Palin, Obama trade barbs over his new nuclear defense policy

Former Alaska Gov. and 2008 GOP vice presidential nominee Sarah Palin signs autographs after speaking at the Southern  Republican Leadership Conference in New Orleans on Friday. Mocking the president, she dismissed “all the vast nuclear experience that he acquired as a community organizer.”

Associated Press

Former Alaska Gov. and 2008 GOP vice presidential nominee Sarah Palin signs autographs after speaking at the Southern Republican Leadership Conference in New Orleans on Friday. Mocking the president, she dismissed “all the vast nuclear experience that he acquired as a community organizer.”

NEW ORLEANS — President Barack Obama and Republican Sarah Palin sparred from a distance over nuclear policy with each questioning the other's experience on the issue in a potential preview of the 2012 White House race.

"Unbelievable," Palin said earlier this week after Obama rewrote the U.S. nuclear strategy, and she suggested the president was weak on nuclear defense.

Obama, in Prague to sign a nuclear reduction treaty with Russia, countered by deriding the former Alaska governor who resigned midway through her first term as "not much of an expert" on nuclear issues.

Palin hit back Friday during a speech to the Southern Republican Leadership Conference in New Orleans with a reference to Obama's early career choice. Mocking the president, she dismissed "all the vast nuclear experience that he acquired as a community organizer."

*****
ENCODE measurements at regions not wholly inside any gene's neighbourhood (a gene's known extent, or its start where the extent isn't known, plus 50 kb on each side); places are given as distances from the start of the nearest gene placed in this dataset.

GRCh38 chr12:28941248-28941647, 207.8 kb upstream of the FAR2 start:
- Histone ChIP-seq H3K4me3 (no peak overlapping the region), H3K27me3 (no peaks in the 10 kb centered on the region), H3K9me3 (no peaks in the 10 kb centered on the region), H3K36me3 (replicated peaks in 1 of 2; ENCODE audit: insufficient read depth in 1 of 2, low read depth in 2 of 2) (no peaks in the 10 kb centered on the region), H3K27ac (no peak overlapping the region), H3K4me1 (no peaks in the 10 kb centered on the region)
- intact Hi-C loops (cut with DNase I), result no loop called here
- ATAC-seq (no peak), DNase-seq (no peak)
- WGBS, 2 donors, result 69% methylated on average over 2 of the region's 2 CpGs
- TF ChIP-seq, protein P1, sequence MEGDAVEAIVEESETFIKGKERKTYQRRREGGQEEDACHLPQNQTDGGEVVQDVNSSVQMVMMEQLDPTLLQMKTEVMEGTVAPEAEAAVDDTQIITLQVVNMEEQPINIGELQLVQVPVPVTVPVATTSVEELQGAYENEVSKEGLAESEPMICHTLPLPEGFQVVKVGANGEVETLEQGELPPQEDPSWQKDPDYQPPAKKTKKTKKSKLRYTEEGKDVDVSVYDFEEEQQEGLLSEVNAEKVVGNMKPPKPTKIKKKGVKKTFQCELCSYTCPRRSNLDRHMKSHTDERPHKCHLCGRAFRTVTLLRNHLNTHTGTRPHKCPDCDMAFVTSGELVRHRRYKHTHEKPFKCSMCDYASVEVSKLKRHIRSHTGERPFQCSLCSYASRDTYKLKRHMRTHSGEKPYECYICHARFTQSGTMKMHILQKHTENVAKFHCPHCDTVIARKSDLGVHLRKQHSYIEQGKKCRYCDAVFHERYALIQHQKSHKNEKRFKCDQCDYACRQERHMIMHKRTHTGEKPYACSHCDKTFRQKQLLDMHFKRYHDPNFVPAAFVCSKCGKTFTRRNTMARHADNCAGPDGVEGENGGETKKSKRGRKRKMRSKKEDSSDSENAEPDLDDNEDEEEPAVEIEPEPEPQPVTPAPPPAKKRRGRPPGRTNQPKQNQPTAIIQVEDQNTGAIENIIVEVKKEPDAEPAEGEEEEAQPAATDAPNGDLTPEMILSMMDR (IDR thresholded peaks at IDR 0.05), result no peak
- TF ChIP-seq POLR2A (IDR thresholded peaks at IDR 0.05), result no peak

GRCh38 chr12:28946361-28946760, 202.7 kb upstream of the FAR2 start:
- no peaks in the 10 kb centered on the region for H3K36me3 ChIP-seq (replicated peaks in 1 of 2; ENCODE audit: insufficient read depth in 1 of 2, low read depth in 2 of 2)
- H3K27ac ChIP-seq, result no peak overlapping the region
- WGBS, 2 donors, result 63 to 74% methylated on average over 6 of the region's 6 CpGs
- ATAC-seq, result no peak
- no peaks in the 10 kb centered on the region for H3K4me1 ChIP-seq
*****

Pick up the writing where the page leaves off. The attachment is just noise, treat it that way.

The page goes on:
Until now, Obama hadn't responded directly to attacks by Palin, the 2008 Republican vice presidential nominee.

The spat began Wednesday when Palin criticized Obama's new nuclear defense policy. Her comments came during an interview on Fox News, where she is a paid analyst. She likened Obama to a kid poised for a playground fight who said, "Go ahead, punch me in the face and I'm not going to retaliate. Go ahead and do what you want to with me."

Palin was particularly incensed about the policy that says if a nonnuclear state were to use chemical or biological weapons against the United States or its allies, it would face a potentially devastating conventional military strike by the United States, but not a nuclear one.

"No administration in America's history would, I think, ever have considered such a step that we just found out President Obama is supporting today," Palin said.

Across the globe in Prague, Obama was asked on Thursday by ABC News to respond to the criticism.

"I really have no response," the president said. "Because last I checked, Sarah Palin's not much of an expert on nuclear issues."

Obama added: "If the secretary of defense and the chairman of the Joint Chiefs of Staff are comfortable with it, I'm probably going to take my advice from them and not from Sarah Palin."

In Prague, Obama signed a treaty with Russian President Dmitry Medvedev that orders both nations to shrink their nuclear arsenals. That deal must still be ratified by the Russian legislature and the U.S. Senate.

Speaking Friday at the University of Louisville, Secretary of State Hillary Rodham Clinton offered assurances that the treaty enables the United States to maintain a "strong, flexible deterrent" as she urged divided Republicans and Democrats to ratify the pact.

Palin, Obama trade barbs over his new nuclear defense policy 04/09/10 [Last modified: Friday, April 9, 2010 11:17pm]

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